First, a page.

OPINION | Don’t raise insurance rates for front-line workers | Opinion
One of the biggest lessons of the COVID-19 pandemic was how much we depend on front-line workers, especially those who have dedicated themselves to caring for the sick, teaching our children and keeping our communities safe.
Sadly, however, this lesson doesn’t mean much to the majority party that controls the State Capitol right now. All that matters is seizing as much control over the Colorado economy as possible, and if that means front-line workers pay the price, so be it.
First, it was a health insurance bill that threatened major budget cuts across hospitals and medical practices all across the state. Despite the emotional pleas of burned-out healthcare workers, and serious concerns raised by members of their own party, Democrats refused to relent.
That bill, which authorizes the Polis administration to create a new government-controlled health plan and dictate how much healthcare providers can be paid, is headed for the governor’s desk and will likely be signed into law, despite concerns about budget cuts and job losses across the healthcare sector.
But today, there’s another insurance bill flying through the State Capitol — Senate Bill 169 — which will similarly impose state control, this time over car insurance.
This bill would restrict the kind of data insurers can use to price their car insurance premiums. Supporters of SB-169 claim this is an anti-discrimination measure, even though it is already a violation of both state and federal law for insurance companies to unfairly discriminate against any person for any reason.
Not only that, Colorado’s commissioner of insurance already has broad authority, as does the attorney general of Colorado and the attorney general of the United States, to hold insurance companies accountable for any kind of unfair discrimination.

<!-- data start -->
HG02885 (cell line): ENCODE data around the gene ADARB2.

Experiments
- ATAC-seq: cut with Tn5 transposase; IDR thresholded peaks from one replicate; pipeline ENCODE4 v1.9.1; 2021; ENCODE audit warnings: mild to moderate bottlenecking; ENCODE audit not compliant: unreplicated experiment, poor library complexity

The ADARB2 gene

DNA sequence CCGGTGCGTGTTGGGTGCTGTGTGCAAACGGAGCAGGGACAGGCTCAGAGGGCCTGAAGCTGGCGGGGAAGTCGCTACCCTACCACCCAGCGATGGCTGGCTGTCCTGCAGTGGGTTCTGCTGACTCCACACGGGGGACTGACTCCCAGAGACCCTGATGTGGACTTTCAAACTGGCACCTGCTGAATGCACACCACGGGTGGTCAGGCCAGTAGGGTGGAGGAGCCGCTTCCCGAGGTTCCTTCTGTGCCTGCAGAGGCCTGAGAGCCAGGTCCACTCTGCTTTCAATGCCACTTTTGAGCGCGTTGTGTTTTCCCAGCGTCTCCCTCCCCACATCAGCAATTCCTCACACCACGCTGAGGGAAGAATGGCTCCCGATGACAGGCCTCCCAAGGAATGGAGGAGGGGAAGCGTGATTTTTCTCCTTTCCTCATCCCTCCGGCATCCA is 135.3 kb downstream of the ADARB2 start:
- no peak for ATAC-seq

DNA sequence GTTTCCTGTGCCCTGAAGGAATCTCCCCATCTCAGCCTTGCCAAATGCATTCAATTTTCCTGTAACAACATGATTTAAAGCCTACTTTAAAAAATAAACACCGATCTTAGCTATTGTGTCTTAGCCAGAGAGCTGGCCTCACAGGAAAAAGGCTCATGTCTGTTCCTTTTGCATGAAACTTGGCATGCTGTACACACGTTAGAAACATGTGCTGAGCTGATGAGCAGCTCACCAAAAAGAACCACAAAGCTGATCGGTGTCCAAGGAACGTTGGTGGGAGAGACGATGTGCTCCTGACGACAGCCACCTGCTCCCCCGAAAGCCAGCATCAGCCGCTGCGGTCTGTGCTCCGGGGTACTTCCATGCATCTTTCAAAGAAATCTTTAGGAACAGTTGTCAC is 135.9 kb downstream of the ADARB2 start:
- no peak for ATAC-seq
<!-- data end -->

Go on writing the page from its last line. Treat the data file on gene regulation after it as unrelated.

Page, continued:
But in the name of stopping unfair pricing practices – practices that are already illegal – the bill gives the head of the Colorado Division of Insurance unchecked power to ignore the actuarial and mathematical data used by insurance companies to set premiums.
For front-line workers, the financial cost could be huge. Teachers, firefighters and nurses, for example, enjoy significant discounts on their insurance premiums because actuarial and mathematical data shows they are historically safe drivers.
If SB-169 takes away the data that supports those discounts, industry data suggests huge premium increases will follow.
For Colorado teachers, 73% could see an average premium increase of almost $530 per year. For Colorado firefighters, 61% could see an average premium increase close to $360 per year.
As for nurses, 42% of these healthcare workers could see an average increase of $330 per year in their car insurance premiums.
After the job insecurity for nurses and other health-care providers caused by the Democrat’s state-controlled health plan, this is yet another insult to the sacrifices made by front-line health-care workers over the course of this terrible pandemic.
This is just wrong. Teachers and firefighters deserve these discounts. They shouldn’t have to worry about them being taken away at the discretion of one unelected bureaucrat at the Division of Insurance.
Recently, three representatives of these front-line professions urged lawmakers to think again.
“In a year where teachers taught from home, firefighters suited up to fight wildfires across the state and nurses were on the front lines battling the pandemic every single day, the last thing Colorado’s teachers, firefighters and nurses deserve is a hike in their insurance premiums,” Aurora teacher Lindsey Givens, Wray firefighter Brent Deterding and Centennial nurse Helmut Krull wrote in a recent media commentary.
Front-line workers wouldn’t be the only ones affected, they warned, because the same data that supports discounted car insurance premiums for teachers, firefighters and nurses is also used “to reduce auto rates for tens of thousands of Coloradans.”
At a time when families and businesses are facing unprecedented spikes in the cost of living and cost of doing business here in Colorado, a law that leaves car insurance premiums to the discretion of the commissioner of insurance makes no public policy sense.
Not only that: A bill that could increase insurance costs for front-line workers by hundreds of dollars per year is another slap in the face for the heroes of this pandemic in Colorado. I strongly urge the Democrats running the State Capitol to show some compassion and common sense and abandon SB-169.
Matt Soper, a Delta Republican, represents House District 54 (Mesa & Delta counties) in the Colorado General Assembly.